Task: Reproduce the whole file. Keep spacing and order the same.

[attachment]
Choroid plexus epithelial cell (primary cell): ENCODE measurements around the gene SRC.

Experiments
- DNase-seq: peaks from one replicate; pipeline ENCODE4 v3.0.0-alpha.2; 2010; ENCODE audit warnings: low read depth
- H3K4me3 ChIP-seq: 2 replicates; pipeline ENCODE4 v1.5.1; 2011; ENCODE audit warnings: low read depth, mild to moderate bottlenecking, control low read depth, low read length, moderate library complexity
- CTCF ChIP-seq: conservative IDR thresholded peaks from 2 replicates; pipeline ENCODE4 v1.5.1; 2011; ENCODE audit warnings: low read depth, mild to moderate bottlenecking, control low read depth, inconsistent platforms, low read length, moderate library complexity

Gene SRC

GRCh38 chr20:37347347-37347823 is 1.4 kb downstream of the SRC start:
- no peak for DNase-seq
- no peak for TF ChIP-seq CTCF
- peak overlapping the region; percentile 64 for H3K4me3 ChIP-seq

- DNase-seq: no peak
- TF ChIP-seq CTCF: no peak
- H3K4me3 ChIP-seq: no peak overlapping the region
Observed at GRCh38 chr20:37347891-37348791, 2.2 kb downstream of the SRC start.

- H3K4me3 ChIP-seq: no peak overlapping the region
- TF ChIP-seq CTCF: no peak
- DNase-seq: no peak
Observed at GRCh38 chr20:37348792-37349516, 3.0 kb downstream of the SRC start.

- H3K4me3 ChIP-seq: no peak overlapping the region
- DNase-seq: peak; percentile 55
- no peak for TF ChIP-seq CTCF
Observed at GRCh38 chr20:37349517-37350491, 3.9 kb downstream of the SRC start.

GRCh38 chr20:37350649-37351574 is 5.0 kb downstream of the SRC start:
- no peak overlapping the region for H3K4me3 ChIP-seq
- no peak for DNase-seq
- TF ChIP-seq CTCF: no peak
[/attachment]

Choroid plexus epithelial cell (primary cell): ENCODE measurements around the gene SRC.

Experiments
- DNase-seq: peaks from one replicate; pipeline ENCODE4 v3.0.0-alpha.2; 2010; ENCODE audit warnings: low read depth
- H3K4me3 ChIP-seq: 2 replicates; pipeline ENCODE4 v1.5.1; 2011; ENCODE audit warnings: low read depth, mild to moderate bottlenecking, control low read depth, low read length, moderate library complexity
- CTCF ChIP-seq: conservative IDR thresholded peaks from 2 replicates; pipeline ENCODE4 v1.5.1; 2011; ENCODE audit warnings: low read depth, mild to moderate bottlenecking, control low read depth, inconsistent platforms, low read length, moderate library complexity

Gene SRC

GRCh38 chr20:37347347-37347823 is 1.4 kb downstream of the SRC start:
- no peak for DNase-seq
- no peak for TF ChIP-seq CTCF
- peak overlapping the region; percentile 64 for H3K4me3 ChIP-seq

- DNase-seq: no peak
- TF ChIP-seq CTCF: no peak
- H3K4me3 ChIP-seq: no peak overlapping the region
Observed at GRCh38 chr20:37347891-37348791, 2.2 kb downstream of the SRC start.

- H3K4me3 ChIP-seq: no peak overlapping the region
- TF ChIP-seq CTCF: no peak
- DNase-seq: no peak
Observed at GRCh38 chr20:37348792-37349516, 3.0 kb downstream of the SRC start.

- H3K4me3 ChIP-seq: no peak overlapping the region
- DNase-seq: peak; percentile 55
- no peak for TF ChIP-seq CTCF
Observed at GRCh38 chr20:37349517-37350491, 3.9 kb downstream of the SRC start.

GRCh38 chr20:37350649-37351574 is 5.0 kb downstream of the SRC start:
- no peak overlapping the region for H3K4me3 ChIP-seq
- no peak for DNase-seq
- TF ChIP-seq CTCF: no peak